## anonymous one year ago Consider the sequence $$a_n$$ whose $$n$$th term is given by the reciprocal of the first digit of $$n!$$. For example, $$a_1=1$$ since the first digit of $$1!=1$$ is $$1$$; $$a_6=\dfrac{1}{7}$$ since $$6!=720$$, and so on. Take another sequence, $$b_n$$, a subsequence of $$a_n$$ that doesn't contain $$1$$. (This measure is taken just in case there are infinitely many terms of $$a_n$$ that are $$1$$.) Does $$\displaystyle\sum_{n=1}^\infty b_n$$ converge?

1. freckles

darn it always get confused about 1st and last we are definitely not looking at the units digit

2. anonymous

Yeah the digits in the ones place wouldn't be very interesting, I'm pretty sure they're all $$0$$ after a certain point.

3. freckles

yep that is how I figured out it definitely wasn't the units digit and then I also looked at your example after noticing the factor 2*5 for a_5,a_6 and so on...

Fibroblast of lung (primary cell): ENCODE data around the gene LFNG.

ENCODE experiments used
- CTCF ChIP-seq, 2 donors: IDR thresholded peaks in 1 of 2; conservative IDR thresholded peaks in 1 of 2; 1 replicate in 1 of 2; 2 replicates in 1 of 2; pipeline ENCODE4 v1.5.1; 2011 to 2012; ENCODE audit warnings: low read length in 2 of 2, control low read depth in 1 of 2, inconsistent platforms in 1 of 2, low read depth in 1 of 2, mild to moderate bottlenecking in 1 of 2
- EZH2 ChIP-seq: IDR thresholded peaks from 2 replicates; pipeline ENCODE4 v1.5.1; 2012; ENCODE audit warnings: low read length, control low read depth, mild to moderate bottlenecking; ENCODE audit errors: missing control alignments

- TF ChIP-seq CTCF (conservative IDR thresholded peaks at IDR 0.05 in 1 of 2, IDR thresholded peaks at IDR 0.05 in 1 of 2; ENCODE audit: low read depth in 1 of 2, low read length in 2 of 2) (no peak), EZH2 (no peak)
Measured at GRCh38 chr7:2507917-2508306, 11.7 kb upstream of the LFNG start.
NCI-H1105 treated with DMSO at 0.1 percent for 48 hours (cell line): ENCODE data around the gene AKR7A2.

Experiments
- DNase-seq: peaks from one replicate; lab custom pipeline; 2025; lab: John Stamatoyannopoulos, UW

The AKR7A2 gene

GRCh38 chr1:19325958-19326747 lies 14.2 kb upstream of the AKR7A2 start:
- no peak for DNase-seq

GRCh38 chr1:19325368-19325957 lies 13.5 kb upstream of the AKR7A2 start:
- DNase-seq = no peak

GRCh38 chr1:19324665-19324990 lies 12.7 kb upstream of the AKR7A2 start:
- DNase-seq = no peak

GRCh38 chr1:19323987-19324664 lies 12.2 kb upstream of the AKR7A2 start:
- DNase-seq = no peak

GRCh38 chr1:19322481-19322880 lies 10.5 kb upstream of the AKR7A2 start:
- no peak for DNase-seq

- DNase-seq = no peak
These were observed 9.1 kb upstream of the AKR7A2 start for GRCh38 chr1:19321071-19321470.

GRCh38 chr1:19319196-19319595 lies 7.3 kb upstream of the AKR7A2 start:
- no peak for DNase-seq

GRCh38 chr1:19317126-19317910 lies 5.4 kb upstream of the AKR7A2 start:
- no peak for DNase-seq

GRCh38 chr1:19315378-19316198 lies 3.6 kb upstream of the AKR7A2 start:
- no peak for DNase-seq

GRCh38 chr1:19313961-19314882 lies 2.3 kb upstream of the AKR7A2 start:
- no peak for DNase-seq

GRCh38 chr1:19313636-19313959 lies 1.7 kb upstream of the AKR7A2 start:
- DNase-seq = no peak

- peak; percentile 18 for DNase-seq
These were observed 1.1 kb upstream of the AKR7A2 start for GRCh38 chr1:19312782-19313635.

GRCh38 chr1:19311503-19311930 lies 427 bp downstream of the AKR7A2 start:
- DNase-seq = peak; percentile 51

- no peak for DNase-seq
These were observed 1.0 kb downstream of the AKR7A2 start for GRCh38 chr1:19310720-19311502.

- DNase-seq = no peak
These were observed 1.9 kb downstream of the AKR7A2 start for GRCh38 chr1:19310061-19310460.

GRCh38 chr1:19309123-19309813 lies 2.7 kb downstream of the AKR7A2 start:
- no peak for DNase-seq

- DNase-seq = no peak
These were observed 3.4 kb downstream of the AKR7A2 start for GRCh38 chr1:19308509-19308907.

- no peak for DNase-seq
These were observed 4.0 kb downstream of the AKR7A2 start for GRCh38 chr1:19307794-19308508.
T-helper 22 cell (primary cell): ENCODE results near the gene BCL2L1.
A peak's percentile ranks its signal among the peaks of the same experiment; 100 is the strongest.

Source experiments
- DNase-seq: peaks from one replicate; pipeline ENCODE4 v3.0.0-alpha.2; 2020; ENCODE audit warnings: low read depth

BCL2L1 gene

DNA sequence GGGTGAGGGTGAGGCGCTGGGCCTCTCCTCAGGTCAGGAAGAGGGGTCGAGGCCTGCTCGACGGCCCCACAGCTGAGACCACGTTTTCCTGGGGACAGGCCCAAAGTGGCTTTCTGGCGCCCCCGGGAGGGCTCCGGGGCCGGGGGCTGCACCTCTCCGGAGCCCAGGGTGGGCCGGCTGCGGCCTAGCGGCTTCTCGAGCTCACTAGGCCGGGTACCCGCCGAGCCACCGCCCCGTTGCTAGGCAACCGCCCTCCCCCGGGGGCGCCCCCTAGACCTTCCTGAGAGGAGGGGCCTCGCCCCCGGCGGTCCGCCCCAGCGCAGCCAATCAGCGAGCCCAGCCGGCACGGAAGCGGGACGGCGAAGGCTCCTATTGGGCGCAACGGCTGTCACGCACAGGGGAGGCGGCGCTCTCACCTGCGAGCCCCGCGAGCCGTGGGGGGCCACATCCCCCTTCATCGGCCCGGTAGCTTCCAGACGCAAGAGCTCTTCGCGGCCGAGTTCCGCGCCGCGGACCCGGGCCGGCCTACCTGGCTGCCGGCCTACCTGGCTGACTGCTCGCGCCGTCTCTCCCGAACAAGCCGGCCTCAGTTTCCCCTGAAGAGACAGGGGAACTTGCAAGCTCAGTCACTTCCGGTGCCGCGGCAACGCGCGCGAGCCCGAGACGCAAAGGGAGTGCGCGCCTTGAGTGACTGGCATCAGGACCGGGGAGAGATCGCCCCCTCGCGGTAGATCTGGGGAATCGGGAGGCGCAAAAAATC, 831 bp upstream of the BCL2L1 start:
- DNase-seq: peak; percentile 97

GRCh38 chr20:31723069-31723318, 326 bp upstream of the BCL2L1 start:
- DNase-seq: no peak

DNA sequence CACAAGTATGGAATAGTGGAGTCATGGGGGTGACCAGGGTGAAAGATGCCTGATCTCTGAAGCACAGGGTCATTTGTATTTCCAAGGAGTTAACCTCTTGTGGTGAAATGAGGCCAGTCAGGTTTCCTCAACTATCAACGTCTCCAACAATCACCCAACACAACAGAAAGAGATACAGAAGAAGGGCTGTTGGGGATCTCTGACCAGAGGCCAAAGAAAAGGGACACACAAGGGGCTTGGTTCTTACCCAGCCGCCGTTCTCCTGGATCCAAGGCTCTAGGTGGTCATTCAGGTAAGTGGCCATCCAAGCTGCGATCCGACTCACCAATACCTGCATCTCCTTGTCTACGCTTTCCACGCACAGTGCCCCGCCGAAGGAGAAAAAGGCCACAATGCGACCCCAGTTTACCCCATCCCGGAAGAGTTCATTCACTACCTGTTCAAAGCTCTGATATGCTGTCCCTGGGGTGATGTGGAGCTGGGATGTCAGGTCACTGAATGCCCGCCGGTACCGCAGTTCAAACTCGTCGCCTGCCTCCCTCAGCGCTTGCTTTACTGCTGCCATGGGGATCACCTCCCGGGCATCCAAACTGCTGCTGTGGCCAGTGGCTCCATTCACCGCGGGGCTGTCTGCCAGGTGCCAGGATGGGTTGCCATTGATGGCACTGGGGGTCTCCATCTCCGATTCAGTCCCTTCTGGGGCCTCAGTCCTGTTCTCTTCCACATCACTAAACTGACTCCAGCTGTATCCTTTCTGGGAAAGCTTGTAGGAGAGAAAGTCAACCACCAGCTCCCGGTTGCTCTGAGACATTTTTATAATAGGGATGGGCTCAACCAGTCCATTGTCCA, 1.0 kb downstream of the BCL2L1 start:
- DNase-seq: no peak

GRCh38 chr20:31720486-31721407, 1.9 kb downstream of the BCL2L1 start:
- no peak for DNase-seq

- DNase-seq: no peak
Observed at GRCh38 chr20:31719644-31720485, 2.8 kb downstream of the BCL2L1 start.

4. freckles

so say the sequence you are talking about is $a_n=1,2,6,2,1,7,5,4,3,3,3,4,6 \text{ then } b_n \text{ would be } 2,6,2,7,5,4,3,3,3,4,6$ those are the first 9 terms of the an sequence

5. anonymous

Yep that's right.

6. freckles

didn't do the reciprocals

7. freckles

omg and I don't know how to count

8. freckles

ok I'm just going to be quiet until I can point out something awesome if that ever comes around problem might be too hard for old freckles

9. anonymous

Ugh, accidentally closed the tab mid-typing...

10. anonymous

i am either very confused, or there is no way for this to converge probably the former

11. anonymous

if i am reading it correcttly (probably not) it is bounded below by $$\sum \frac{1}{9}$$

12. anonymous

i must be missing something seems silly to me

13. freckles

that does sound right to me

14. anonymous

No, you're absolutely right @satellite73. I didn't realize this question was far more trivial than it had seemed at first...